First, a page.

Julian, a drug-smuggler thriving in Bangkok's criminal underworld, sees his life get even more complicated when his mother compels him to find and kill whoever is responsible for his brother's recent death.
A motorcycle stunt rider turns to robbing banks as a way to provide for his lover and their newborn child, a decision that puts him on a collision course with an ambitious rookie cop navigating a department ruled by a corrupt detective.
A young man who was sentenced to seven years in prison for robbing a post office ends up spending three decades in solitary confinement. During this time, his own personality is supplanted by his alter-ego, Charles Bronson.
Bangkok. Ten years ago Julian killed a man and went on the run. Now he manages a Thai boxing club as a front for a drugs operation. Respected in the criminal underworld, deep inside, he feels empty. When Julian's brother murders an underage prostitute, the police call on retired cop Chang - the Angel of Vengeance. Chang allows the father to kill his daughter's murderer, then 'restores order' by chopping off the man's right hand. Julian's mother Crystal - the head of a powerful criminal organization - arrives in Bangkok to collect her son's body. She dispatches Julian to find his killers and 'raise hell'. Written by
The fight scene between Chang and Julian turned out differently in an earlier version of the script: Chang and Julian wore traditional clothes and before fighting they both performed a traditional dance, and at some point of the fight Julian was winning until Chang says "I forgive you" and ends up beating Julian. See more »
After the fight of the opening scene, the arm of the winner is raised by the referee and the defeated fighter is picked up by his helpers in blue. When the camera cuts to the other side of the ring, this is shown again. See more »
An atmospheric tale of revenge, and not the sequel for Drive
Critics have gone way too hard on this movie. Lots of violent, strange et slow films have been presented at the Cannes film festival since its creation but yet every time a film pushes the boundaries of violence while keeping its own style, most critics go mad and sometimes shout at the screening, even leaving the theater before the end and calling it "outrageous". This film, along with "Anti-Christ" is a perfect example of the type of scandals that go on at Cannes for quite stupid reasons.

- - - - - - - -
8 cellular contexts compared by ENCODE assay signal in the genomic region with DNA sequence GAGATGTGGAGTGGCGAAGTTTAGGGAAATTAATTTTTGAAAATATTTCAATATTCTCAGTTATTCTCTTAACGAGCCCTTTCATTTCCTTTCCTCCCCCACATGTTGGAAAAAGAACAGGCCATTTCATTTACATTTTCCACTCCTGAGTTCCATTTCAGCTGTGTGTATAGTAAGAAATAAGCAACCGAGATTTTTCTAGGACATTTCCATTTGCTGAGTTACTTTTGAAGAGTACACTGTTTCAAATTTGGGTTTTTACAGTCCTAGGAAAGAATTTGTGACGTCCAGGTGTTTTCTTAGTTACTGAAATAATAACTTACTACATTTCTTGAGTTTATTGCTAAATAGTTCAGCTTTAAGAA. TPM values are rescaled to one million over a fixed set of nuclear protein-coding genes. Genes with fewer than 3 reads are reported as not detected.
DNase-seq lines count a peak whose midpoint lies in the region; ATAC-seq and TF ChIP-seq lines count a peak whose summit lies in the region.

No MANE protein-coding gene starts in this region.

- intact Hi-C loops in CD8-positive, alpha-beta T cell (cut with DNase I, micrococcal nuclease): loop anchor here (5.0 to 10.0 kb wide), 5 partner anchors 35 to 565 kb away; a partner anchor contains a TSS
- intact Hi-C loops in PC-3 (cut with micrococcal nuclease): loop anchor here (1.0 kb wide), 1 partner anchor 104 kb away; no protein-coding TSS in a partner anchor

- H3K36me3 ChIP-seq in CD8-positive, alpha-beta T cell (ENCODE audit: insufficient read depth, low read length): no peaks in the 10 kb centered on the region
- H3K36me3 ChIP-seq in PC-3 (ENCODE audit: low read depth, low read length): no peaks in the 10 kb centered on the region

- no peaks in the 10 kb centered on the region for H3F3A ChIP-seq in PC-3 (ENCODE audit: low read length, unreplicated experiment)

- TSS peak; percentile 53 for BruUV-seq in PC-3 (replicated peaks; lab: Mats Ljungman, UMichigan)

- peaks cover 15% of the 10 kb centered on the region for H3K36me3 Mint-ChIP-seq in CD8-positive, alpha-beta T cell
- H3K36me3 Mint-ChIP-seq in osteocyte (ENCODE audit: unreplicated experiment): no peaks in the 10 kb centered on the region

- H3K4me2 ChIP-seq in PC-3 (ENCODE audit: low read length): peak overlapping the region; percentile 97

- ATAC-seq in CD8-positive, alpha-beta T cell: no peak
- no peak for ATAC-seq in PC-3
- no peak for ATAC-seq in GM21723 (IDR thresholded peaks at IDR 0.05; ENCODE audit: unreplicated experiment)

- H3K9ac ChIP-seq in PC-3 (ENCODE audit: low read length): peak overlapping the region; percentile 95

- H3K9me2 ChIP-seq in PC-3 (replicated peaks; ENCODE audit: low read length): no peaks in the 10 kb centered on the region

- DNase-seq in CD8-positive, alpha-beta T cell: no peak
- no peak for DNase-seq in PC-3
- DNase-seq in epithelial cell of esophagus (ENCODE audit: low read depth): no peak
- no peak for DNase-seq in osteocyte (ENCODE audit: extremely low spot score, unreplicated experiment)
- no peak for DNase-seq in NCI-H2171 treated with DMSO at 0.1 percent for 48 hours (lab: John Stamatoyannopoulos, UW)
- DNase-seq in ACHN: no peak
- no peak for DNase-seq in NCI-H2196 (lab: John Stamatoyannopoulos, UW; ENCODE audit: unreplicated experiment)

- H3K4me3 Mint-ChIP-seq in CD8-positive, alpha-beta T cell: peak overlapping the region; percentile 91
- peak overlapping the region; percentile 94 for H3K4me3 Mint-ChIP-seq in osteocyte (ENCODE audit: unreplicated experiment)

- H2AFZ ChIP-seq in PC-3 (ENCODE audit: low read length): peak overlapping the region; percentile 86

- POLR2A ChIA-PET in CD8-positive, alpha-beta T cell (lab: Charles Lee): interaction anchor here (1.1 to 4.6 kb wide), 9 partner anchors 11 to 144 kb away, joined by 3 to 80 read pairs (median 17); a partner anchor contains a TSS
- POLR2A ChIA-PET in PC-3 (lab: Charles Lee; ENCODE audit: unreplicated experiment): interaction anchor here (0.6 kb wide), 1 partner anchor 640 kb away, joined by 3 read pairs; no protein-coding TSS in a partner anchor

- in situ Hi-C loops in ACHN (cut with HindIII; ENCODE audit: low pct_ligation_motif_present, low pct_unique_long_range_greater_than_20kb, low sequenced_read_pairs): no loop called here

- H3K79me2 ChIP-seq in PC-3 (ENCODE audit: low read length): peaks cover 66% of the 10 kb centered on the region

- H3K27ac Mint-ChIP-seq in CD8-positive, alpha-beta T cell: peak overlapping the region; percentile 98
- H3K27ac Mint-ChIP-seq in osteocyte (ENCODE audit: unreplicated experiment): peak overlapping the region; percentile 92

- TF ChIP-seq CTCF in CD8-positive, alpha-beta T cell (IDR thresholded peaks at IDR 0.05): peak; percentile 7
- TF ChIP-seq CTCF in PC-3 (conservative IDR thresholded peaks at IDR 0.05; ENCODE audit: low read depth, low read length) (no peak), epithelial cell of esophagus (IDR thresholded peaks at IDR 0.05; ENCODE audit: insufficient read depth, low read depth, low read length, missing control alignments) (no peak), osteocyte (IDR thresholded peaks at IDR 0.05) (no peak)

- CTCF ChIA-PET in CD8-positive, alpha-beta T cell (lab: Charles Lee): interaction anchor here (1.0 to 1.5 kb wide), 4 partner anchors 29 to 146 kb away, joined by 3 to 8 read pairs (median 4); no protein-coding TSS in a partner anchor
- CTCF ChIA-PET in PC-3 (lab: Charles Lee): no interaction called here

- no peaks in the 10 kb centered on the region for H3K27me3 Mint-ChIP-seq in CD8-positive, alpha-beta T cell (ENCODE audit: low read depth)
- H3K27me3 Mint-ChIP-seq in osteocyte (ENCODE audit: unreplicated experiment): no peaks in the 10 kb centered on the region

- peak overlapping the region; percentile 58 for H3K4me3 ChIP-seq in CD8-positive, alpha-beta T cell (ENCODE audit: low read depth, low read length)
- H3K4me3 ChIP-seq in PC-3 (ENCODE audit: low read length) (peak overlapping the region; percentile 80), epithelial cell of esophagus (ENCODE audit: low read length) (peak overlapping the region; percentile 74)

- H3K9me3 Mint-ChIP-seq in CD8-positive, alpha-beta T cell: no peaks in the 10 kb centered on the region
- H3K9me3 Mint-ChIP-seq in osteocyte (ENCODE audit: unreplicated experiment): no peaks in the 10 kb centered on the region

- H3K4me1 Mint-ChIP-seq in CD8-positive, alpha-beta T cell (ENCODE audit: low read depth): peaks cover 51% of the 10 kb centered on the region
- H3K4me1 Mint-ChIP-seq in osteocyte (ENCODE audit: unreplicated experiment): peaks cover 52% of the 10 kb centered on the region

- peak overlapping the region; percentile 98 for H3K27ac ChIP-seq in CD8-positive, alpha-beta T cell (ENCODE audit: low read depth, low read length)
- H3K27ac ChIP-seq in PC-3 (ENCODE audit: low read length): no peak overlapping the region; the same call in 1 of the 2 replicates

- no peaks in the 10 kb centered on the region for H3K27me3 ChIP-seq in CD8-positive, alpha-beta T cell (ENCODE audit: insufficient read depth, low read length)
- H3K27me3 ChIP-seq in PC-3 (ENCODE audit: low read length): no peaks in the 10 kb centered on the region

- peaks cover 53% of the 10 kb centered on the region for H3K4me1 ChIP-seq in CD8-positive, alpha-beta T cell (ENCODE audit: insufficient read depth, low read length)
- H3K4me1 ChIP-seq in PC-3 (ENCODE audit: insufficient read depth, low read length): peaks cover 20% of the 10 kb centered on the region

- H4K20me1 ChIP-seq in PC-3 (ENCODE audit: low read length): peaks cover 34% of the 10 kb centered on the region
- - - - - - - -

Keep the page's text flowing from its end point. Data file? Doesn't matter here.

First of all, forget about Drive. If you know Nicolas Winding Refn's style and like it then you'll enjoy this movie but if you've only seen Drive and believe this is going to be in the same style (because of the same actor, similar cinematography, same musical style...) believe me you'll be disappointed. The trailer might give this impression, but this film is very different. The director had already made other movies just like this, but they did not encounter a really large audience. His works were mostly known by cinephiles, artsy people and intellectuals interested in film analysis (in a general way of course). Drive was his first really big success and also his first film taking place in America, starring a worldwide known star (Gosling) and going deep into its message while keeping a more specific style than his other films.
Here Refn feels a lot more philosophical, and comes back to his original style in directing films such as Valhalla Rising : great visuals, slow-pasted action, scenes that seem a bit detached from one-another, deep character development, little dialogue, extreme violence mixed with soft and/or trance-electro music... all of which are here to deal with philosophical, deep, hard subjects like revenge, good and bad, mother/son relationship etc...
When it comes to the acting Gosling does not disappoints however this time Refn wanted to do the opposite that he did in Drive : showing the weakness of his character. Also, even though he does pull-off a very convincing performance, Kristin Scott Thomas is surprisingly captivating and gives her character a much more "real" dimension than it could have been (like it is most of the time, when a woman is supposed to play a drug-lord badass). But saving the best for the end, Vithaya Pansringarm, an actor totally unknown to me until know, plays wonderfully his role as the mystical bad guy, and really did surprise me by the quality of his acting. He completely understood the movie's atmosphere and makes his character feel mysterious and fascinating.
To sum-up this is a very atmospheric, deep movie with great actors/actresses and dealing with difficult and serious themes, with some philosophical analysis possible, but definitely not in the same style as Drive, even though it has some similarities with it.
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